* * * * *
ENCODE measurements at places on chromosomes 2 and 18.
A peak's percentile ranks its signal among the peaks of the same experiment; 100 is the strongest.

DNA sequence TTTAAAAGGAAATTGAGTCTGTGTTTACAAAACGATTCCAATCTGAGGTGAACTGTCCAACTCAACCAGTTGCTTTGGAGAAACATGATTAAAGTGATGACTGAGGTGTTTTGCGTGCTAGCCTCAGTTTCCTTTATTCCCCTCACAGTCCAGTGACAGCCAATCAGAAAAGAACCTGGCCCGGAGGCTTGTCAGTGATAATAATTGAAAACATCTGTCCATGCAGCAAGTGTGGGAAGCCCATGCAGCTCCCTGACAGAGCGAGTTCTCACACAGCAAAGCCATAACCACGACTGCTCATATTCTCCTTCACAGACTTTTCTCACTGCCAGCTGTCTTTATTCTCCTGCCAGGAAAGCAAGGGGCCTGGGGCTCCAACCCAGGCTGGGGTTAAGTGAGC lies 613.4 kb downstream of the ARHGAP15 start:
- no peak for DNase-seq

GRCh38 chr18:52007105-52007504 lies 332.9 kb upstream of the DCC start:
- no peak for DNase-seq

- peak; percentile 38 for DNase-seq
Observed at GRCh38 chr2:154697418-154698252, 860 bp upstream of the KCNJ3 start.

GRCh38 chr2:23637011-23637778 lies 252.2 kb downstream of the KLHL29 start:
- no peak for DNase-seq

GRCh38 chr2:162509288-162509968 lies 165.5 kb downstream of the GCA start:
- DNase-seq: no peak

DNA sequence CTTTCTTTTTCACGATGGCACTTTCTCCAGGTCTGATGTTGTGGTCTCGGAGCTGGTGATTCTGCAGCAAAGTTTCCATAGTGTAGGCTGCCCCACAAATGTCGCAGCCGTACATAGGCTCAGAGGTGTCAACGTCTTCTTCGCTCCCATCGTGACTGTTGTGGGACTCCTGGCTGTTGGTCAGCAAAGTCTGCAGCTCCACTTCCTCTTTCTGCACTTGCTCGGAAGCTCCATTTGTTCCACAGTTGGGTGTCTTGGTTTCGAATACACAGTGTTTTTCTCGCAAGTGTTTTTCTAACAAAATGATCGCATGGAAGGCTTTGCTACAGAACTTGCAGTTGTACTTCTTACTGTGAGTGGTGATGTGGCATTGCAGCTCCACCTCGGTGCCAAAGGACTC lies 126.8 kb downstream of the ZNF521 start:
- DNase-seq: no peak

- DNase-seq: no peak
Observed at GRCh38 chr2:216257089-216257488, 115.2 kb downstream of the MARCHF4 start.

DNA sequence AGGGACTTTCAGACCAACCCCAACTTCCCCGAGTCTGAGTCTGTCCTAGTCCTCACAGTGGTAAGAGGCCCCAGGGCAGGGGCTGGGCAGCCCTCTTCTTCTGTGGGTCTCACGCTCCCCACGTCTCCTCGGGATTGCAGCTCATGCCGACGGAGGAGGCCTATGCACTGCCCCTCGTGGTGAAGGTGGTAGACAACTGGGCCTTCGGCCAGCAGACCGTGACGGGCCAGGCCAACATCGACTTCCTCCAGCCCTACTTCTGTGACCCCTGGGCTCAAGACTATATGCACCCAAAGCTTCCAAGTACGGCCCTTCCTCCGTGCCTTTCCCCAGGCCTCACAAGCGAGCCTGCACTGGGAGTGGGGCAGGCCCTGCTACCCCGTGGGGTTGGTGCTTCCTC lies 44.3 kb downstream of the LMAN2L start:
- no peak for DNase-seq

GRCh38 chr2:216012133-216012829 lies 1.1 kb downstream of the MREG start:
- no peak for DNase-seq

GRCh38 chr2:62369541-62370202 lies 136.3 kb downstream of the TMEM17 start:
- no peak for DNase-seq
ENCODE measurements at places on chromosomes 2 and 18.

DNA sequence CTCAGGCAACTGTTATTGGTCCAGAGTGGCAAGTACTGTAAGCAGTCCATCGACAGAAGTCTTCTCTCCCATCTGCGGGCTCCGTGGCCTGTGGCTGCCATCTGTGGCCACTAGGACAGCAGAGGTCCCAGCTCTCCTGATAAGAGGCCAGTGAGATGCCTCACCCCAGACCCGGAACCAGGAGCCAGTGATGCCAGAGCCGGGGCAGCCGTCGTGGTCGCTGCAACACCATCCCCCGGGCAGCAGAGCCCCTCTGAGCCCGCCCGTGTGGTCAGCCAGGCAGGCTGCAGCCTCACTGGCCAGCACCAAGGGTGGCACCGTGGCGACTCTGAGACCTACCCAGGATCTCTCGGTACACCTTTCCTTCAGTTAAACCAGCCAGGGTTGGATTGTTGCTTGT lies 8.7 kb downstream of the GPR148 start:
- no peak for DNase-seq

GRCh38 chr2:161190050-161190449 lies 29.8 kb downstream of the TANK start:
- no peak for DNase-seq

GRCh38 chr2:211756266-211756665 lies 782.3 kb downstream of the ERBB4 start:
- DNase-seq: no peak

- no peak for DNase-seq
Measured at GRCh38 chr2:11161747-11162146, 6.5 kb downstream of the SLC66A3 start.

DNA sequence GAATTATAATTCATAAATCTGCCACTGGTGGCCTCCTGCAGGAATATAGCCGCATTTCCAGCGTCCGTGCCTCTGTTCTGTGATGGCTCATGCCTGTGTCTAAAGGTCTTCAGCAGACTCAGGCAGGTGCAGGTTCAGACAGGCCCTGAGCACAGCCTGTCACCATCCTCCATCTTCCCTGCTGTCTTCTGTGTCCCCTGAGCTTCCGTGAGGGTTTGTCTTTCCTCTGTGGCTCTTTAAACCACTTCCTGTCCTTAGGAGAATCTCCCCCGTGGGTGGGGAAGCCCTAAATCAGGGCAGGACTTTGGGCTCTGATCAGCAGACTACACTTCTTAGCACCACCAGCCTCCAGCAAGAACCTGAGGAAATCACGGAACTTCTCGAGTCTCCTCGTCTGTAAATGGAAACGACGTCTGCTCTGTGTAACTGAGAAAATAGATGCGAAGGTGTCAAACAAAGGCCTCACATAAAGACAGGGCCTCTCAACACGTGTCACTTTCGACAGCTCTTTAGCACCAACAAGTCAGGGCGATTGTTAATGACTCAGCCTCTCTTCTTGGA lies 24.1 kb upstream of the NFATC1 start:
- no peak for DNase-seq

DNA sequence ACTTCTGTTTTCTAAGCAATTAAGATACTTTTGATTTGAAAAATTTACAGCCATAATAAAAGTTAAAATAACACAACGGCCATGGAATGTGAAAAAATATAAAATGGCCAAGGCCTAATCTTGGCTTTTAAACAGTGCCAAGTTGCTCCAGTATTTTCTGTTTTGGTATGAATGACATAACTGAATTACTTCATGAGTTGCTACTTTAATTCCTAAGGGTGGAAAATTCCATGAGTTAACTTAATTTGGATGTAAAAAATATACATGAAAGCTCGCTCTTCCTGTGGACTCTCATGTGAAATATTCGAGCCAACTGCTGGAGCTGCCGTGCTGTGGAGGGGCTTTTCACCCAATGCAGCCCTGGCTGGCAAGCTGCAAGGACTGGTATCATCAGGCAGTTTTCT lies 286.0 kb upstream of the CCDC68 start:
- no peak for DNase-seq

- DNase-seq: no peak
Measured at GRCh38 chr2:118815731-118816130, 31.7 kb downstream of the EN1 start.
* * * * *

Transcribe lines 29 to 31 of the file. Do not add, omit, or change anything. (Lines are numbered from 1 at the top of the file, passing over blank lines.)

- DNase-seq: no peak

- no peak for DNase-seq
Measured at GRCh38 chr2:11161747-11162146, 6.5 kb downstream of the SLC66A3 start.